Two sets of generalized, perceptual-based features are investigated for use in classifying animal vocalizations. Since many species, especially mammals, share similar physical sound perception mechanisms which vary in size, two features sets commonly used in human speech processing, mel-frequency cepstral coefficients (MFCCs) and perceptual linear prediction (PLP) analysis, are modified for use in other species. One modification made to the feature extraction process is incorporating the frequency range of hearing and length of the basilar membrane of the animal in order to correctly determine the width and location of the critical band filters used for signal processing. Experimentally determined critical bands (equivalent rectangular bandwidth) and equal loudness curves (audiograms) can also be incorporated directly into the feature extraction process. Experiments are performed on African elephant (Loxodonta africana) vocalizations using a hidden Markov model (HMM) based classifier showing increased classification accuracy when using features sets based on the specific animals perceptual abilities compared to the original human perception-based feature sets.

  15. Neural FoxP2 and FoxP1 expression in the budgerigar, an avian species with adult vocal learning.

    Science.gov (United States)

    Hara, Erina; Perez, Jemima M; Whitney, Osceola; Chen, Qianqian; White, Stephanie A; Wright, Timothy F

    2015-04-15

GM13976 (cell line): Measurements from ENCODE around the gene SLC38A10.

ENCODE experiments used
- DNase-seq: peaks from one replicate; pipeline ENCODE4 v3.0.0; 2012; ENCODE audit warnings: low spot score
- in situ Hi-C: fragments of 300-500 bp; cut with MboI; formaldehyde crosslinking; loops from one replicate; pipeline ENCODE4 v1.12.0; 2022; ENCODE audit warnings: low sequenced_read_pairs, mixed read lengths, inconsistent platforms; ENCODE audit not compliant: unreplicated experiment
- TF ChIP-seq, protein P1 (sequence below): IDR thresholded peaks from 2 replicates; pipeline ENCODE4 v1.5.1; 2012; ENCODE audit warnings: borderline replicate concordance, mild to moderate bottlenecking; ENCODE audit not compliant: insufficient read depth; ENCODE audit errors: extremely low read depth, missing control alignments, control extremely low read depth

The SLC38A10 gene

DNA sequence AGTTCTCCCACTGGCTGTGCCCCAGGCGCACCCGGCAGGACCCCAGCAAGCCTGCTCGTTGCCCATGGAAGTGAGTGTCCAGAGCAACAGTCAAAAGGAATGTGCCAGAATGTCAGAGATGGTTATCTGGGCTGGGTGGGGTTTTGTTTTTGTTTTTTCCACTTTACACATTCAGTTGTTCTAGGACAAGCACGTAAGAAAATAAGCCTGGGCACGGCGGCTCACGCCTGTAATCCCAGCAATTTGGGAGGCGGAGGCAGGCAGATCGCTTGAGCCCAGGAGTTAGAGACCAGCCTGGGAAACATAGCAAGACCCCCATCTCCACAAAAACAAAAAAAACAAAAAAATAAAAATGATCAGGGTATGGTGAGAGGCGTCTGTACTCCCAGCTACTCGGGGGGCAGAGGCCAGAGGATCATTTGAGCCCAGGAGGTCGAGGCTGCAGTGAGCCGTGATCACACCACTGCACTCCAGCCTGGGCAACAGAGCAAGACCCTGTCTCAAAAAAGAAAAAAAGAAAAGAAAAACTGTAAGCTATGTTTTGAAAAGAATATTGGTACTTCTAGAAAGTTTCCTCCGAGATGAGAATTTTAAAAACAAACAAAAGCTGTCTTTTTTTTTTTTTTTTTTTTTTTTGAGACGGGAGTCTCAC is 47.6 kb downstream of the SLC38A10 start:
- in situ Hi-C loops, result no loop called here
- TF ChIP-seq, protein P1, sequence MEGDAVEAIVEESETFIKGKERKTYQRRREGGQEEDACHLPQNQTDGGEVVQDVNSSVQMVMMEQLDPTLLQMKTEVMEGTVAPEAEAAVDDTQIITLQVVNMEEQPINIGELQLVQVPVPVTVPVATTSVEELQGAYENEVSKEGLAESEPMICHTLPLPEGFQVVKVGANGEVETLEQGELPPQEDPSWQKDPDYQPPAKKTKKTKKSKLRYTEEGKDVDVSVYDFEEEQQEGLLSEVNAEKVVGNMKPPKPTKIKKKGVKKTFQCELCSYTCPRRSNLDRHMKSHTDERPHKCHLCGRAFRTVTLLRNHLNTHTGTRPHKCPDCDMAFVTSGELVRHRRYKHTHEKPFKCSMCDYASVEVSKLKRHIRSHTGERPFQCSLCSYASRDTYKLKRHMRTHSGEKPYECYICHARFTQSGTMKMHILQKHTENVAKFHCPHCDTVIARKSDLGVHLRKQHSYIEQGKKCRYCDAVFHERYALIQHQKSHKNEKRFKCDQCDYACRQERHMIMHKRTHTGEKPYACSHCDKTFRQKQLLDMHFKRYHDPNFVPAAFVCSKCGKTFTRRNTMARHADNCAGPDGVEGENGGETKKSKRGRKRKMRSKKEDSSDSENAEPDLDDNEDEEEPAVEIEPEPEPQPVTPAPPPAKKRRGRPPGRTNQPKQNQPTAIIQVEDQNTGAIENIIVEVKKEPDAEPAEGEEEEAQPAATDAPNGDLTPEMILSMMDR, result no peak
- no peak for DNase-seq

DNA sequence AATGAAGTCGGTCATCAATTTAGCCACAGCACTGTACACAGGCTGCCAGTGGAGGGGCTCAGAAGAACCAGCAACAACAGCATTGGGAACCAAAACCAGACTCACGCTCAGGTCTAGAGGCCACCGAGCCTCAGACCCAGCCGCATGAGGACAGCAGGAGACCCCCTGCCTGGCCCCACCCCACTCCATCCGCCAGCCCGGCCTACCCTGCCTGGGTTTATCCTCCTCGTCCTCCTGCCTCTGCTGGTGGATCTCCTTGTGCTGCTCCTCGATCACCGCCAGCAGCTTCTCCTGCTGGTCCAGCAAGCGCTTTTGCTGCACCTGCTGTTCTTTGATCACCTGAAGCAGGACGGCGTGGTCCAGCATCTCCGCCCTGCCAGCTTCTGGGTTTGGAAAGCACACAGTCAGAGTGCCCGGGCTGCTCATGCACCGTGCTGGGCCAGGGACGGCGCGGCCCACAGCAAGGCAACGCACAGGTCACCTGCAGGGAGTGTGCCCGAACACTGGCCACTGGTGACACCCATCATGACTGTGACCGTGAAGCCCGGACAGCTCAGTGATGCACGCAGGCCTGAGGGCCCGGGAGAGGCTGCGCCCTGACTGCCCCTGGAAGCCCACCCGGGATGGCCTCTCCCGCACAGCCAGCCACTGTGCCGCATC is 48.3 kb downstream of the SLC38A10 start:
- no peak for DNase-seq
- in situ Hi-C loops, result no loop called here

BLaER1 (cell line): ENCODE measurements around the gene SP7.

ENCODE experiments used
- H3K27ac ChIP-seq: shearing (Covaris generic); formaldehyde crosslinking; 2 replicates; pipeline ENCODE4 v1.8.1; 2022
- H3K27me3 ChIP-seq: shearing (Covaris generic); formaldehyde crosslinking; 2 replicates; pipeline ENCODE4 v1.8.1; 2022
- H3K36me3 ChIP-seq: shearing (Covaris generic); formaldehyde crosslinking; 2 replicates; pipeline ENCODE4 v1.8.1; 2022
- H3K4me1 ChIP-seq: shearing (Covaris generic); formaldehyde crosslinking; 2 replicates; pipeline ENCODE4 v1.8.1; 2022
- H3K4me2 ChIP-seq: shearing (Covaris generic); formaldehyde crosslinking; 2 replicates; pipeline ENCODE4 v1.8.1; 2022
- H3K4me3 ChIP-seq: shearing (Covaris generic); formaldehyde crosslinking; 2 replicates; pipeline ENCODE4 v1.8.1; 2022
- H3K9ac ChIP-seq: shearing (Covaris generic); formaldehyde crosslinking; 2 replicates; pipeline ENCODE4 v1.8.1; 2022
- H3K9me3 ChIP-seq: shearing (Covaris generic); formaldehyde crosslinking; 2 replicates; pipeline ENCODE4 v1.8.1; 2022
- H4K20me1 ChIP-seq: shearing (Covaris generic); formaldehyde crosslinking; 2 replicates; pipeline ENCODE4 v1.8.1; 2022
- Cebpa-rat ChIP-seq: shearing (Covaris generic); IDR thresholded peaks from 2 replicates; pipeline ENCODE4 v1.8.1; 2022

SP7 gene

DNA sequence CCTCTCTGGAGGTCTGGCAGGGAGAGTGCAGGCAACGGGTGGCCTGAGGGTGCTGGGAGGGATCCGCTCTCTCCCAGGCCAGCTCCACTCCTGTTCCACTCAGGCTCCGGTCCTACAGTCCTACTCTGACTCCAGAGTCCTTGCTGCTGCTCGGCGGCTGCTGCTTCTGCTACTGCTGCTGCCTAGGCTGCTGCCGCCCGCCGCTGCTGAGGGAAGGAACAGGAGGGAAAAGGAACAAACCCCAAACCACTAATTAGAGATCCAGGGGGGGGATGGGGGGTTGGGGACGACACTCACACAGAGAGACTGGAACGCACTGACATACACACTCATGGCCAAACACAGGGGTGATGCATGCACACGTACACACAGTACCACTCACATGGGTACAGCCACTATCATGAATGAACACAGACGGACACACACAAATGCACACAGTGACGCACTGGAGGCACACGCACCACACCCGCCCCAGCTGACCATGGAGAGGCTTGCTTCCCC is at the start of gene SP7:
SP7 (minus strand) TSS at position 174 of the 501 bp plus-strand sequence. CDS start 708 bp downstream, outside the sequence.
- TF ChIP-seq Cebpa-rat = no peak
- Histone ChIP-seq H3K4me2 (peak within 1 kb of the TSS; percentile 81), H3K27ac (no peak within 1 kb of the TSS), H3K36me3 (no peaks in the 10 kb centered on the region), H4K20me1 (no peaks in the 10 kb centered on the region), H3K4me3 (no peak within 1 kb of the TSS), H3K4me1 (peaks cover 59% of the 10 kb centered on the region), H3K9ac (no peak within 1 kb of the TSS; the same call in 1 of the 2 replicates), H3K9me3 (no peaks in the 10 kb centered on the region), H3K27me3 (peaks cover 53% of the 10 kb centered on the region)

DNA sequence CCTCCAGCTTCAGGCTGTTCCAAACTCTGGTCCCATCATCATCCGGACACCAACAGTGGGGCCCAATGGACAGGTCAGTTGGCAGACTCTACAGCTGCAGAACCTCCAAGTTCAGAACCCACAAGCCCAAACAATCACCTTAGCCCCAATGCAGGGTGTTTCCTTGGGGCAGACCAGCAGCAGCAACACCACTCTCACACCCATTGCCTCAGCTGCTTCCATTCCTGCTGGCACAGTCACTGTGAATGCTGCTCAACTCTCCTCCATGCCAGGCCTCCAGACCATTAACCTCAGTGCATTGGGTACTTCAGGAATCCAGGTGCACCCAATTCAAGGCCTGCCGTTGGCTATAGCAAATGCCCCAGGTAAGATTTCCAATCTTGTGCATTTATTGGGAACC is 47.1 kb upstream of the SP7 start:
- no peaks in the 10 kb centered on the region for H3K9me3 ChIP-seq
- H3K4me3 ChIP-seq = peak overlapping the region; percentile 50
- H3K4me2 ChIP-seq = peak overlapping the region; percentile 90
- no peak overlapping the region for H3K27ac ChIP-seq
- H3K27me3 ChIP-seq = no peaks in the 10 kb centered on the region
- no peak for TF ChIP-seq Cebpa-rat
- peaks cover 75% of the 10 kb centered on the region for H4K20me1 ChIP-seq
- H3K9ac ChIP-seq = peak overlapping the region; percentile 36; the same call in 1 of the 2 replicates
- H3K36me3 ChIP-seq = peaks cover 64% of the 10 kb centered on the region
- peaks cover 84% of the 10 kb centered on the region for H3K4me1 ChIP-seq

Vocal learning underlies acquisition of both language in humans and vocal signals in some avian taxa. These bird groups and humans exhibit convergent developmental phases and associated brain pathways for vocal communication. The transcription factor FoxP2 plays critical roles in vocal learning in humans and songbirds. Another member of the forkhead box gene family, FoxP1 also shows high expression in brain areas involved in vocal learning and production. Here, we investigate FoxP2 and FoxP1 mRNA and protein in adult male budgerigars (Melopsittacus undulatus), a parrot species that exhibits vocal learning as both juveniles and adults. To examine these molecules in adult vocal learners, we compared their expression patterns in the budgerigar striatal nucleus involved in vocal learning, magnocellular nucleus of the medial striatum (MMSt), across birds with different vocal states, such as vocalizing to a female (directed), vocalizing alone (undirected), and non-vocalizing. We found that both FoxP2 mRNA and protein expressions were consistently lower in MMSt than in the adjacent striatum regardless of the vocal states, whereas previous work has shown that songbirds exhibit down-regulation in the homologous region, Area X, only after singing alone. In contrast, FoxP1 levels were high in MMSt compared to the adjacent striatum in all groups. Taken together these results strengthen the general hypothesis that FoxP2 and FoxP1 have specialized expression in vocal nuclei across a range of taxa, and suggest that the adult vocal plasticity seen in budgerigars may be a product of persistent down-regulation of FoxP2 in MMSt.